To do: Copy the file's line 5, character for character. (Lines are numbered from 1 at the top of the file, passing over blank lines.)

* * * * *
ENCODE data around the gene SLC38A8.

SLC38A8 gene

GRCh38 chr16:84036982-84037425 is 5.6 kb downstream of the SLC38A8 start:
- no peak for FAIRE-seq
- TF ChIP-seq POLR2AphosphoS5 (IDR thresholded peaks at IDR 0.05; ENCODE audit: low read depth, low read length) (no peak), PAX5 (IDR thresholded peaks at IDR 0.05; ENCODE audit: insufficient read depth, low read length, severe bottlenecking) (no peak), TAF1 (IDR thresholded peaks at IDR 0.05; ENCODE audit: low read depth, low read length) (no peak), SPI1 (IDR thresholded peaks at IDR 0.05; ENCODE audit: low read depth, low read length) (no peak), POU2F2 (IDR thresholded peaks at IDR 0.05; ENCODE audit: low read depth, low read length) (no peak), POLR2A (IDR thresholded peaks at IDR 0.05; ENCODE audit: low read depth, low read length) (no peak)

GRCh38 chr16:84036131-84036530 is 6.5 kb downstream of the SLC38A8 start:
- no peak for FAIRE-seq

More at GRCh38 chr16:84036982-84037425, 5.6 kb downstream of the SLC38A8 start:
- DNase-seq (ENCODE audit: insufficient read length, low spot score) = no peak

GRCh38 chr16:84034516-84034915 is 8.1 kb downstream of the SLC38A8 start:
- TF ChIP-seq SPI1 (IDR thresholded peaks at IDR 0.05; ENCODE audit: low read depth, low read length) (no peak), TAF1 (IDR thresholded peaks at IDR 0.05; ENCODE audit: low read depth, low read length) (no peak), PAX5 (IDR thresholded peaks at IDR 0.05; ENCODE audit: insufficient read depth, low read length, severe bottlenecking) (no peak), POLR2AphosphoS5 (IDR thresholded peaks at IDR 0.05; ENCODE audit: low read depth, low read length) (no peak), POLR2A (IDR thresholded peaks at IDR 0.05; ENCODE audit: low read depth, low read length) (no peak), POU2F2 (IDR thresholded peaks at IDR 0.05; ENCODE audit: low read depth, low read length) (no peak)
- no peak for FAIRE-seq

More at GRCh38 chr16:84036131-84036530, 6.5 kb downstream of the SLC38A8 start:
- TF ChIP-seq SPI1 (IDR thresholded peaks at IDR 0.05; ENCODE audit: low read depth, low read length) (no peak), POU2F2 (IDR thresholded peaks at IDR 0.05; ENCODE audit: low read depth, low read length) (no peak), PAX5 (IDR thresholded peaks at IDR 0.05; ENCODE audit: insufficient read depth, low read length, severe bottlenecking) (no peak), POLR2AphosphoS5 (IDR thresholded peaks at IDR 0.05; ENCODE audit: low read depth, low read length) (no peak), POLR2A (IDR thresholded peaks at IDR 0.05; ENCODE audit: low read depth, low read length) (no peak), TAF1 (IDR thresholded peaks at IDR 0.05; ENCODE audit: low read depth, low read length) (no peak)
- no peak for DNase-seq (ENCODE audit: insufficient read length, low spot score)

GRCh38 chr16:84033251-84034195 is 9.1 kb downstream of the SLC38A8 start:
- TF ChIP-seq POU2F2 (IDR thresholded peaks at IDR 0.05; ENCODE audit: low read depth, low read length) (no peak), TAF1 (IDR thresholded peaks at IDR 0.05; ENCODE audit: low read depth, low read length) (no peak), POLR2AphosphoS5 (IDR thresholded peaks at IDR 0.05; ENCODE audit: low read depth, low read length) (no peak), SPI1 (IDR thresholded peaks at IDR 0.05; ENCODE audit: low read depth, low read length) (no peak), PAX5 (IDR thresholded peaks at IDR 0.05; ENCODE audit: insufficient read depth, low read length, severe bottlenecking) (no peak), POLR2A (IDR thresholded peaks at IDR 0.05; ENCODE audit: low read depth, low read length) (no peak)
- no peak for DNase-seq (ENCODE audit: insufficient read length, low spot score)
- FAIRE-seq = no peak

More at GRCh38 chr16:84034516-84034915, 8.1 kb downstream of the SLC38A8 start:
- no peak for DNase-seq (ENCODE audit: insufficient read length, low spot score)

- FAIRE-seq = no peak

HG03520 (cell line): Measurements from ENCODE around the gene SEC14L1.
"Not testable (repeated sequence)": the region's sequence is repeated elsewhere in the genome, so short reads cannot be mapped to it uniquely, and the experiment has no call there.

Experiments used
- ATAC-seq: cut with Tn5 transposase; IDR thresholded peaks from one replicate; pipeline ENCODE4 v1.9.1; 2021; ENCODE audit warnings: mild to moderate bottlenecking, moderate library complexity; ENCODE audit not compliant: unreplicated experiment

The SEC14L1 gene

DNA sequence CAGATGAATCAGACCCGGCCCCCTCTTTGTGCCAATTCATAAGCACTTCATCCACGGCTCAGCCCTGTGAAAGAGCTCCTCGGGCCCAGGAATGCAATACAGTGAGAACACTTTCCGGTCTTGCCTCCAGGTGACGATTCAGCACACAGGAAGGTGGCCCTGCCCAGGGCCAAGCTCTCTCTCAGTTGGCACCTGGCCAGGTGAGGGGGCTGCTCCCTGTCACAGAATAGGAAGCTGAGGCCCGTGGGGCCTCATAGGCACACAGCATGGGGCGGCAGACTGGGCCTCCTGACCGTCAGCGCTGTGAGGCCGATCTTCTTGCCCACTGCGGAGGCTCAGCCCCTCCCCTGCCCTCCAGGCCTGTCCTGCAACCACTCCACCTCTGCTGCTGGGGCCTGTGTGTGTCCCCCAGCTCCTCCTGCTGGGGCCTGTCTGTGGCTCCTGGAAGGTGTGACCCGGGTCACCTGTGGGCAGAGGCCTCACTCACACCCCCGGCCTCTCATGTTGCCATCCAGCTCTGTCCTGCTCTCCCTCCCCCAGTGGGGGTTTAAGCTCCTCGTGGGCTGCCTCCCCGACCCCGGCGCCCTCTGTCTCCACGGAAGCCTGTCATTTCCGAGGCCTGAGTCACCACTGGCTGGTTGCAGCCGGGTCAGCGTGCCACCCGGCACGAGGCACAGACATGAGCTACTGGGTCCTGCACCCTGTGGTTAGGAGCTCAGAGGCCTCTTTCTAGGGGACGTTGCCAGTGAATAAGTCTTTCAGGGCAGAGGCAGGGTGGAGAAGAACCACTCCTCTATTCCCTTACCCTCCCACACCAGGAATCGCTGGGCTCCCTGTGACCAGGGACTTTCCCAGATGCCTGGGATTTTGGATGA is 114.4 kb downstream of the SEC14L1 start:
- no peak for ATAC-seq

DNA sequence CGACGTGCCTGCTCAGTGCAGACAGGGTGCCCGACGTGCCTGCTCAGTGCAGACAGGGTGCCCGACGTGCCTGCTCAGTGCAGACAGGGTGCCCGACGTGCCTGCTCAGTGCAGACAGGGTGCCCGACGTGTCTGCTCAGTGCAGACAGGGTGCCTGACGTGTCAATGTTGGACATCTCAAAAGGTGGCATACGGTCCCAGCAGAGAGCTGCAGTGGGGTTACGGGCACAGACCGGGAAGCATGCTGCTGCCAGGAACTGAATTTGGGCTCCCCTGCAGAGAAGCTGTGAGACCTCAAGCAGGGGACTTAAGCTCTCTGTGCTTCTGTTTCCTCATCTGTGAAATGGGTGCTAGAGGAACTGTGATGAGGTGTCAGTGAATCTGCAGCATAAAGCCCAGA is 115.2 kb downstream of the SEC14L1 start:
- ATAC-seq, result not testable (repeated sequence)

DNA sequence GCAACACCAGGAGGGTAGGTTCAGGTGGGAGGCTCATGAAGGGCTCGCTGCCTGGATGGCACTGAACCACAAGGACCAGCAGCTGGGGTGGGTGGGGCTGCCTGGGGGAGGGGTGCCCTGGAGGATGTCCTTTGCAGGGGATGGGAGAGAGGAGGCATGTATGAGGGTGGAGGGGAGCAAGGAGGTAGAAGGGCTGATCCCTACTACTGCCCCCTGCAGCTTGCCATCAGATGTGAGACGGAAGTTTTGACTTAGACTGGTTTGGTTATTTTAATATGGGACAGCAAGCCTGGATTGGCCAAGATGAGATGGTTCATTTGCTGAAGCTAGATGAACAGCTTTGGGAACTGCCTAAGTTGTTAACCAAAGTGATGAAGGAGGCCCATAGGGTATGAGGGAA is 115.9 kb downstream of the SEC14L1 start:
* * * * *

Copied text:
- TF ChIP-seq POLR2AphosphoS5 (IDR thresholded peaks at IDR 0.05; ENCODE audit: low read depth, low read length) (no peak), PAX5 (IDR thresholded peaks at IDR 0.05; ENCODE audit: insufficient read depth, low read length, severe bottlenecking) (no peak), TAF1 (IDR thresholded peaks at IDR 0.05; ENCODE audit: low read depth, low read length) (no peak), SPI1 (IDR thresholded peaks at IDR 0.05; ENCODE audit: low read depth, low read length) (no peak), POU2F2 (IDR thresholded peaks at IDR 0.05; ENCODE audit: low read depth, low read length) (no peak), POLR2A (IDR thresholded peaks at IDR 0.05; ENCODE audit: low read depth, low read length) (no peak)